The Higgs boson is the only particle predicted by the Standard Model of particle physics that has not yet been observed experimentally. Its observation would be a major step forward in our understanding of how particles acquire mass.
Recently, Prof. Dr. Ivica Puljak who works at CERN and University of Split, visited IBM Research - Zurich for a lecture. Before leaving he took a few questions (video below)
Q. When you introduced yourself this morning, you said you’ve always wanted to visit the IBM Research – Zurich Lab. Why is that?
Ivica Puljak: Well, first of all I’m fascinated by the science pursued here in general and by nanotechnology in particular. I’m a lecturer of general physics and modern physics, and I often lecture on scanning tunneling microscopy (STM). It’s such a simple concept, very easy to understand, and the fact that it allows atoms to be moved around is just amazing. This being the birthplace of STM, of course I was keen to come and visit some colleagues and friends here.
I.P. I’m very impressed by the scientific facility here. It’s equally impressive with that of CERN.
Tell us about a typical day at CERN.
I.P. Well, that depends on the time of year and on the year itself. We’ve been working on LHC [Large Hadron Collider] programs for over 20 years. During that time, there were more relaxed periods of designing the detectors. This was followed by more hectic periods of constructing the detectors, which was followed by even more hectic periods of testing what we had designed and built together with contracted companies. We couldn’t be sure that everything would even work. And it all works so well; only a few minor problems had to be solved.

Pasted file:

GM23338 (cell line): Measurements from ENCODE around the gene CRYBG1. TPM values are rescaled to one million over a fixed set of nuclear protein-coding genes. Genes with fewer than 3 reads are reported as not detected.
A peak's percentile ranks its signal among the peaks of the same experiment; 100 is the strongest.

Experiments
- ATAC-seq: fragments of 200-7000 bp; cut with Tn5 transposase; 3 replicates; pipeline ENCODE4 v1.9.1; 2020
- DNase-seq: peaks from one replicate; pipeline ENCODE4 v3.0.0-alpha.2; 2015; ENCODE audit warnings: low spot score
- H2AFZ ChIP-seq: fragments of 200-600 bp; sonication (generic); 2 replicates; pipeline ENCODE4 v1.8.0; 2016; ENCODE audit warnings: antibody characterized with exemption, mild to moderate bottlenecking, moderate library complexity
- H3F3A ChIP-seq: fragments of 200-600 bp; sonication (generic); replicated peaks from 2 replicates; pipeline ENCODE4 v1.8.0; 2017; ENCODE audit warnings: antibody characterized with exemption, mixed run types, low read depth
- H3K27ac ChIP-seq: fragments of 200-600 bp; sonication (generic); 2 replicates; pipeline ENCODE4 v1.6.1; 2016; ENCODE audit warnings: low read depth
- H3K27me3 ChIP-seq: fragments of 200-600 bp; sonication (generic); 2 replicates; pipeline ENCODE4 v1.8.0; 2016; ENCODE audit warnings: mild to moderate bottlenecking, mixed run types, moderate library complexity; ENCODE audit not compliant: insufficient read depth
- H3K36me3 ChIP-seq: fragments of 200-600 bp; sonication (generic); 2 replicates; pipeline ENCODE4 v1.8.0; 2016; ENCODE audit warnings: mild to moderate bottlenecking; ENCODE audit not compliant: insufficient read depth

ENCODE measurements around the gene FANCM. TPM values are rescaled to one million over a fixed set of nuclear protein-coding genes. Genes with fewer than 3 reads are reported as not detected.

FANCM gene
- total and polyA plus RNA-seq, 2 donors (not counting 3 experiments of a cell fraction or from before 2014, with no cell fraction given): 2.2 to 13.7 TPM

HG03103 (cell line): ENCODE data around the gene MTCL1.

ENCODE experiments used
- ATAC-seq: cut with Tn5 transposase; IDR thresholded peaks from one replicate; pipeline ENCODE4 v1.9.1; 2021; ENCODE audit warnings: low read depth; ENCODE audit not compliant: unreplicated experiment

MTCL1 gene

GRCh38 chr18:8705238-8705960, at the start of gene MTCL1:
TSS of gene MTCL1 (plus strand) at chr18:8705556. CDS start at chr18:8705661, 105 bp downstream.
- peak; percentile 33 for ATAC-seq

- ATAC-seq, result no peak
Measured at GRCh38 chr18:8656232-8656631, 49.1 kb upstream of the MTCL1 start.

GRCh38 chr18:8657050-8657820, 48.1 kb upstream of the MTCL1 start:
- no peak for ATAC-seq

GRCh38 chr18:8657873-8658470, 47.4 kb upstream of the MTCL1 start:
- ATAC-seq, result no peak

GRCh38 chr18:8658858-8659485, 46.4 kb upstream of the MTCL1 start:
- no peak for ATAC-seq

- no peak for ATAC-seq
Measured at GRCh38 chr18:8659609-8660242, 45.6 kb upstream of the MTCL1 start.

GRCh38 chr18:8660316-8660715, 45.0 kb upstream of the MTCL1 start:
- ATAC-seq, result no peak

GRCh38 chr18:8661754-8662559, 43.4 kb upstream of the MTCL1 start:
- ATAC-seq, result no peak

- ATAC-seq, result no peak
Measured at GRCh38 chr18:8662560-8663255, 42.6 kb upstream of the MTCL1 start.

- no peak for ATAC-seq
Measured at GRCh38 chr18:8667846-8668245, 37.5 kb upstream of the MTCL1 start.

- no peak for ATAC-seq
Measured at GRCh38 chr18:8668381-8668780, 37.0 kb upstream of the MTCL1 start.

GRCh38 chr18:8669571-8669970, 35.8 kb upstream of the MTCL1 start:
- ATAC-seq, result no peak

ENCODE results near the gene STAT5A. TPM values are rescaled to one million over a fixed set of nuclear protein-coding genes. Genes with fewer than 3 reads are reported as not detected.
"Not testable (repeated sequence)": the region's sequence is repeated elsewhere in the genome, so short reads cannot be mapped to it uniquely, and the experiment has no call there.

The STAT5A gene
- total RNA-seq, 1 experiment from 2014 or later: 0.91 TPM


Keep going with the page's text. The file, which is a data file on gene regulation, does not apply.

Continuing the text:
Now we’re in a very exciting period again where—after 20 years of preparation—we finally have data to analyze. Last year, for example, there were phases where we barely had time to sleep, we were so busy preparing presentations of our data at major international conferences. So these are times of intense collaboration and discussions.
Can you describe the international aspects of your work?
I.P. It’s a truly global project. Someone is always up and working somewhere in the world at any time of day. For example, when we finish a day’s work, our American colleagues are just getting started. We share our results and other colleagues throughout the world continue the work.
There was recently a broadcast on the BBC about the Higgs boson particle, and several CERN physicists gave interviews in which they said they didn’t even believe it exists. Others argued that it’s going to be within a very small realm. In your own opinion, who’s right?
I.P. (Laughs) Well, I’ll tell you what I would like to see: I’d like us to find it because I personally have been working on this for over 17 years. But science is not about beliefs, it’s about finding out what is going on in nature. We can believe what we want to, but nature will show us what there is. We can’t force nature to give us what we want!
Those who do believe it exists have made predictions about what its mass will be. Some say 135, some say 127 GeV/c2. What do you predict?
I.P. The realm has been so narrowed down that it’s awfully difficult to make an exact prediction. Anything is possible within that narrow realm.
You mentioned data storage, and IBM is very active in that field. You said that sometimes data can’t be stored quickly enough, even on the most advanced IBM technology. What do IBM scientists and engineers need to tackle in order to help CERN meet some of these challenges?
I.P. (Laughs) Well, I was half joking and I can only thank all the scientists who are doing this kind of work. But it is a real concern. In fact, when work started on our project 20 years ago, scientists actually tried to predict what technology would be like today. They basically just extrapolated the technology of that time. However, today’s technology far surpasses what they predicted, so we can save much more data than originally thought, and this is very good news.
As we upgrade our systems, we will definitely need improved technology in the next 20 years. We sincerely hope that progress will continue to be made, and this is what we would like to see from your IBM Research Laboratories.
Labels: CERN, Lecture, ZRL